If the past year has taught society anything, it’s that a lot can change even over the course of a few weeks. And even more can change over four months.
After all, it was four months ago when the city’s public school system last offered an opt-in window for parents to switch their children from fully remote learning to hybrid — giving them the benefits of not just learning from home, but also in physical classrooms. In hindsight, it didn’t quite matter much, because two days after the opt-in window ended, the entire public school system shut down physical campuses due to rising coronavirus cases throughout the city.
In-person learning remains many people’s preferred model for learning, but enrollment numbers haven’t exactly reflected that in the midst of a public health crisis. The majority of the city’s public school students — about 75 percent of them — were doing all their learning from home.
Still, in the country’s largest public school system, that means some 280,000 students are going to campuses at least part of the time.
Now, however, more students will have the opportunity to join them. Mayor Bill de Blasio has opened another opt-in window giving parents a chance to get their kids out of the house more and back to school buildings, at least part of the time. That window is open until April 7, although there is no news about when these hybrid classes would actually begin.
Since campuses first started letting some students back in the wake of the coronavirus pandemic, parents always had the option to shift their children from this hybrid learning environment back to purely remote at any time. The same, however, can’t be said for vice versa. They need to wait for opt-in “windows” like this one. And up until a few weeks ago, parents weren’t even sure one of those windows would be available again.
de Blasio floated the possibility last November he wouldn’t provide any more opt-in windows for the academic year. That meant any decision before Thanksgiving to stay home five days a week would be permanent — until next fall, at least.
“It’s time for people to make a decision,” de Blasio said at the time. “The schools are safe. It has been proven over and over again. Parents need to decide. And with one crucial reminder: If you decide to go all remote, that’s where you’re going to be until something changes on the health front.”
But little did de Blasio know the rising coronavirus cases in the city at the time weren’t just a fluke. Instead, the country was about to experience what’s now considered its “second wave” of cases — the worst of which saw as many as 4,000 deaths each day in January.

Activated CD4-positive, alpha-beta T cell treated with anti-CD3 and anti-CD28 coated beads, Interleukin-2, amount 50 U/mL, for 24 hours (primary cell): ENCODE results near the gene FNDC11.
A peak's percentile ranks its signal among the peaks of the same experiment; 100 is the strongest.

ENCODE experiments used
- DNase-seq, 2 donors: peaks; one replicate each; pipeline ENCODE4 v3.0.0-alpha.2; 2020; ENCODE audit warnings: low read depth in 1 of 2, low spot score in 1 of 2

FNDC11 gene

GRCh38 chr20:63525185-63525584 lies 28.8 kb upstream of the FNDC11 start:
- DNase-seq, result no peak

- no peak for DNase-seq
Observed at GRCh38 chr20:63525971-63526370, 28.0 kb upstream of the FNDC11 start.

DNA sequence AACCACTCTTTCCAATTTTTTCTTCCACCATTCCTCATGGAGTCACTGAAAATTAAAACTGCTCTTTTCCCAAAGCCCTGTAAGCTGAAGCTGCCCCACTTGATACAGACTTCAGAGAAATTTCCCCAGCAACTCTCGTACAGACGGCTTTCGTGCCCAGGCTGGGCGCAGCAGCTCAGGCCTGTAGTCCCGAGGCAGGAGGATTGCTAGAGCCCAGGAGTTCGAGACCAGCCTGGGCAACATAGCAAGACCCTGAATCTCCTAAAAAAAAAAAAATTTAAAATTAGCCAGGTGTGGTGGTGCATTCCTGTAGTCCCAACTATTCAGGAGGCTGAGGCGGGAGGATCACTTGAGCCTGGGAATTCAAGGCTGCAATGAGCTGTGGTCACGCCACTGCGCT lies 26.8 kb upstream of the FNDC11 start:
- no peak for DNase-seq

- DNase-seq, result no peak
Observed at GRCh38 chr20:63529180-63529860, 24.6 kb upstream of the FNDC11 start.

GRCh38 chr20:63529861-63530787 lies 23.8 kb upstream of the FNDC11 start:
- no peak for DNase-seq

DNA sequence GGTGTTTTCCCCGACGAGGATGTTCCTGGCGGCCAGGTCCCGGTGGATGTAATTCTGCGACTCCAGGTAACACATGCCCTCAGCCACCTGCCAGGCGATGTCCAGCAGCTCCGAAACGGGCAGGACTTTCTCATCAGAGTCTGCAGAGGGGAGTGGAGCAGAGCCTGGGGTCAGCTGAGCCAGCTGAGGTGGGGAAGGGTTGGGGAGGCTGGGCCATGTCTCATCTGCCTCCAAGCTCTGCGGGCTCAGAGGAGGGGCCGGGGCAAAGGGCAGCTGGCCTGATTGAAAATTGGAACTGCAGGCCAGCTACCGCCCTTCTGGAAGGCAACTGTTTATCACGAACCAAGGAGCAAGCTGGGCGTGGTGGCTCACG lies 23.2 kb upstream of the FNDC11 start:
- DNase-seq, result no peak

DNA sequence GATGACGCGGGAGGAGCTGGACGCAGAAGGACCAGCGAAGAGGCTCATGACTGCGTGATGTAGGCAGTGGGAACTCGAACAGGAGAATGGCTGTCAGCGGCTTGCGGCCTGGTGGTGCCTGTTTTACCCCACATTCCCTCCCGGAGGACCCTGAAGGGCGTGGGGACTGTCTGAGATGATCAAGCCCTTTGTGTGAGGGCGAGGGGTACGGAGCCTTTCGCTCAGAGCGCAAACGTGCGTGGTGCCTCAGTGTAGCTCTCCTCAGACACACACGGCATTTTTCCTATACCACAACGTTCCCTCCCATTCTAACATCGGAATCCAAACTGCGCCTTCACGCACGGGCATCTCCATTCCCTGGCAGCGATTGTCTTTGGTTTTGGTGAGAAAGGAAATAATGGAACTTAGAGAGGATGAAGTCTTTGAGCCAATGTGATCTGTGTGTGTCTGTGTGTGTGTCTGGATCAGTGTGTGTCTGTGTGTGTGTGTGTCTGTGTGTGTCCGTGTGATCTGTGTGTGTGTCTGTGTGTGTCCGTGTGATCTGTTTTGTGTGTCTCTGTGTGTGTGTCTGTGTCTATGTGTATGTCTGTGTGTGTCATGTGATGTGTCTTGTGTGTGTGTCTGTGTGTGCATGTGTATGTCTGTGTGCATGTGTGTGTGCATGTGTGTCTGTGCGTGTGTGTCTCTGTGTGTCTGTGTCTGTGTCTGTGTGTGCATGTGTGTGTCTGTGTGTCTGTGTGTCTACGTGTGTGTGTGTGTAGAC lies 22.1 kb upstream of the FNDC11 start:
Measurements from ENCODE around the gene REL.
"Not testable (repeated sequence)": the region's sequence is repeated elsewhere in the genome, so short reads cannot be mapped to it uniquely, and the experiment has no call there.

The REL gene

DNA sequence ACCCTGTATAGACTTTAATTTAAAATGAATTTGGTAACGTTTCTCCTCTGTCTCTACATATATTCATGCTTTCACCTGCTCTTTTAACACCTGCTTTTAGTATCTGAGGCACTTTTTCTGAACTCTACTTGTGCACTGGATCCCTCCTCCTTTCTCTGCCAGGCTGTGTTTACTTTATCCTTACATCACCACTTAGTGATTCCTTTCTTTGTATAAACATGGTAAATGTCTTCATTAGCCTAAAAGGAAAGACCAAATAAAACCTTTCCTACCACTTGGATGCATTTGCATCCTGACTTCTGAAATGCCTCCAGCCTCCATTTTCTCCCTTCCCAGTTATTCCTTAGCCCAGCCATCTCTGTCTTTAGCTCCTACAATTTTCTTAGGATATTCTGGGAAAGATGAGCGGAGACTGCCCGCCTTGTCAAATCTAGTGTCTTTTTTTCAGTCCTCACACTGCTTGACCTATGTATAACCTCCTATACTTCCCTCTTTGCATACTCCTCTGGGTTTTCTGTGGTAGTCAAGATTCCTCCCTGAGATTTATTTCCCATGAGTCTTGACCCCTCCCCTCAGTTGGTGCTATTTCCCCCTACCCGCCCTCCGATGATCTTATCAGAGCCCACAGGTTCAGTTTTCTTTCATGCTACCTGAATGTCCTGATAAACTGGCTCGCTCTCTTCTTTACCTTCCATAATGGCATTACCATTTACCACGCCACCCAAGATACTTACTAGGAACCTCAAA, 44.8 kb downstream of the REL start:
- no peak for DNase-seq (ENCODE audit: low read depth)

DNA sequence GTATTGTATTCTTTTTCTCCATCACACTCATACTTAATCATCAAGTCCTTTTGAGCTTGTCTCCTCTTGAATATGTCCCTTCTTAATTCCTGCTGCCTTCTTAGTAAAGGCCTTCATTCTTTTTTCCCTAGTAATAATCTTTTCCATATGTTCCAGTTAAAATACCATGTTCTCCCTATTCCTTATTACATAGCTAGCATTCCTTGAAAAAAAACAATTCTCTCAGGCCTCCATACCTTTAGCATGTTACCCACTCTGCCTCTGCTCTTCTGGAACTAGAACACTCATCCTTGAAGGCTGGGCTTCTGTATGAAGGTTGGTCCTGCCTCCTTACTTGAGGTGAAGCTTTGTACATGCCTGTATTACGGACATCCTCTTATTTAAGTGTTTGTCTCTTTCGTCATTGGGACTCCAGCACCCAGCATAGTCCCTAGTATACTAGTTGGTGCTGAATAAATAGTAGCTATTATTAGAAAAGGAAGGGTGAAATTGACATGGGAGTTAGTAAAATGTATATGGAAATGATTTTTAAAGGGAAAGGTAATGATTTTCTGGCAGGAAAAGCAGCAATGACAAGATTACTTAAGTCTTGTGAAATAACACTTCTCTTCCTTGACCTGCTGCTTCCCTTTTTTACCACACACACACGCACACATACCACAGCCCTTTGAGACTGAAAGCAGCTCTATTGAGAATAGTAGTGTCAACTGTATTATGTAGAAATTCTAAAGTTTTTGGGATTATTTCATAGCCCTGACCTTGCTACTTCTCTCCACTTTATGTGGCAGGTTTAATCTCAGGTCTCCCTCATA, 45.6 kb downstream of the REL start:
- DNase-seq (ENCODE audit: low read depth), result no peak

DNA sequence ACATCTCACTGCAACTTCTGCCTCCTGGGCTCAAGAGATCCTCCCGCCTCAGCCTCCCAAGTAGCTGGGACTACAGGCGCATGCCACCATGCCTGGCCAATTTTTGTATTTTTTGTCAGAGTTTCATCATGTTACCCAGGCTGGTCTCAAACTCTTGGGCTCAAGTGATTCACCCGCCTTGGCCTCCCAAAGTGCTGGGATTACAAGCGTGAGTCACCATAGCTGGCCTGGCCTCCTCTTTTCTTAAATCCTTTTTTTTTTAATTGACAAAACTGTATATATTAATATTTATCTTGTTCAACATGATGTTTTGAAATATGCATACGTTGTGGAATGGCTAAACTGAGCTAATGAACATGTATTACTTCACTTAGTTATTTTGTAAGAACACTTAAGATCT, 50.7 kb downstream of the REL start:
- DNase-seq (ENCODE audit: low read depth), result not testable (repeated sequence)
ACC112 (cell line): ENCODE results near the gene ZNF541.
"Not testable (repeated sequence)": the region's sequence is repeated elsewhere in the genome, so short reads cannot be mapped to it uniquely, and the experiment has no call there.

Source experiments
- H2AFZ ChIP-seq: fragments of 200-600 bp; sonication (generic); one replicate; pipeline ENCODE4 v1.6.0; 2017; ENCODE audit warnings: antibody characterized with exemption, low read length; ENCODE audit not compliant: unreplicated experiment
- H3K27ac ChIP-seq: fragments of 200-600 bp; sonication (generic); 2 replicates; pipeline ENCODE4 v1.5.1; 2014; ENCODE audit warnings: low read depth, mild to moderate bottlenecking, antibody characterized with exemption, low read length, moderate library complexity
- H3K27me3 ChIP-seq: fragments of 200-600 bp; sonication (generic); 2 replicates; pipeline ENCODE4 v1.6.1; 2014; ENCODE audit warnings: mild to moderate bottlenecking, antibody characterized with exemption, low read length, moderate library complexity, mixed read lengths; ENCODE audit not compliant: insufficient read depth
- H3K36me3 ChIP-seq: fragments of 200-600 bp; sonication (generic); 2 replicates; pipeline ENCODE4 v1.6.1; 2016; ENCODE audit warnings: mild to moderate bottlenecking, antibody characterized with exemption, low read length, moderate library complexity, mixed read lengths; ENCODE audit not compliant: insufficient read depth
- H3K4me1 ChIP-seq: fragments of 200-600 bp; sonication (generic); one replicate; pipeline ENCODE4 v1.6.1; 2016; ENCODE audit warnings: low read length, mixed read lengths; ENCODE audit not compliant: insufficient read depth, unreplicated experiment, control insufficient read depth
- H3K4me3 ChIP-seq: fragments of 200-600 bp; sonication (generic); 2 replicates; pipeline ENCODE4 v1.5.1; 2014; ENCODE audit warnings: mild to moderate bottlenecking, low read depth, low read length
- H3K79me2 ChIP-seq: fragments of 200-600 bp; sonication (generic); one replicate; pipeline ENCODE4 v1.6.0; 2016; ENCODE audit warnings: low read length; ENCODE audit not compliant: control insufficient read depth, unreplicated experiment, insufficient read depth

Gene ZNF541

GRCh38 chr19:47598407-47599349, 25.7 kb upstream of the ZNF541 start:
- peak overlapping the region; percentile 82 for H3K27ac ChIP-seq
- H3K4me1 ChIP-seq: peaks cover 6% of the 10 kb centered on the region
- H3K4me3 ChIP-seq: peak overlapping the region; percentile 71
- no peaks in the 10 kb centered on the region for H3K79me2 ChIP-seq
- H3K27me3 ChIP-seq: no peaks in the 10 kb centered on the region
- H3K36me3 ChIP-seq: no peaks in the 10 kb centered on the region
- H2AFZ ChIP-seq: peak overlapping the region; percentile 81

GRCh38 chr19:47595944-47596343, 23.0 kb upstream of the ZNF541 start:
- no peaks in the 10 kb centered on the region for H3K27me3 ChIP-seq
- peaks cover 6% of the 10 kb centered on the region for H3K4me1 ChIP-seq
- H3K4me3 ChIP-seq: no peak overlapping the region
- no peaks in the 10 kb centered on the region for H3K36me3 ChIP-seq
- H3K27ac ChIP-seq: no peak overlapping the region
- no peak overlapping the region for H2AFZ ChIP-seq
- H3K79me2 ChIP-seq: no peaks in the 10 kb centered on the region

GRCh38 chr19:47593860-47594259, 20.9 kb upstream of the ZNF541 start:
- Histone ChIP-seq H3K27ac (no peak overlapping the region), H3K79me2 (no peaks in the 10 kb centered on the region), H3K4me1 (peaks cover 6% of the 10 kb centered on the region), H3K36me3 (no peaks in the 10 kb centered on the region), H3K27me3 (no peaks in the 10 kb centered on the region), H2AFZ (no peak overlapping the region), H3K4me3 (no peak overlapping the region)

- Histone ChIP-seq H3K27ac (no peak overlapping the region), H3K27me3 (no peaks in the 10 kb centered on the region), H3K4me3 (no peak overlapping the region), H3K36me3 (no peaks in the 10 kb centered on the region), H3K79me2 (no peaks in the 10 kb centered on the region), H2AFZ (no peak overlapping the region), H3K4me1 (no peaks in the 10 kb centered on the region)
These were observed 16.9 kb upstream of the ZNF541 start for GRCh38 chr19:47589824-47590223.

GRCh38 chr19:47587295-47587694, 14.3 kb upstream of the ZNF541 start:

Many parents were faced with an impossible decision: Should they send their children back to campus in the midst of a coronavirus surge? Or should they keep them home, knowing the next time their children could be inside a classroom might not be until September?
Luckily, something did change on the health front. In the months following de Blasio’s pseudo-ultimatum, coronavirus vaccines arrived, first from Pfizer and then Moderna. Teachers ultimately were among one of the first groups to get vaccinated.
Fast forward to April, while cases are on the rise again, people nevertheless are feeling a bit safer with the vaccine as an immediate reality. Last November, Jonathan Cane’s son was learning exclusively from home — and he planned for him to remain that way, barring a major breakthrough. Like a vaccine.
Four months down the line, Cane is vaccinated, and his son is headed back to the physical classroom to finish out the fourth grade in-person at P.S. 81 Robert J. Christen.
“There were a lot of different variables, but (the vaccine) was the one that put it over the top,” Cane said. “I’m looking at it going, ‘Yeah, I’m going to be safer.’ And even though it’s frustrating that there are a couple of cases here and there in the schools, they certainly don’t seem to be out of control.”
Cane thinks his son will be very happy to return to campus now that he has the opportunity to do so. And while it might not be the fourth-grade year he was expecting, it’s probably better than staying at home with his dad all day.
“He made a very compelling argument that COVID is even harder for kids than it is for adults, because he really misses his friends (and) social opportunities,” Cane said. “And I think he’s right. I mean it’s hard for everybody, but it’s been really disruptive for him to be home with me pretty much 24/7 for the past year.”
But Cane also recognizes his reality wasn’t the same as others. He works from home, so it was a fairly easy decision to keep his son close. Yet there are 1.1 million other public school students with 1.1 million unique situations in this unorthodox academic year, where unlike a test in school, there’s no right or wrong answer when it comes to how children should learn.
“I think parents have to consider their kid’s mental and social-emotional well-being throughout this,” Cane said. “I certainly wouldn’t urge anyone to send their kid back. But all along, I also haven’t been judgmental of anyone that has sent their kid in from Day One.
“Everyone’s in different situations,” he added, “but far be it for me to tell someone that they’ve been wrong.”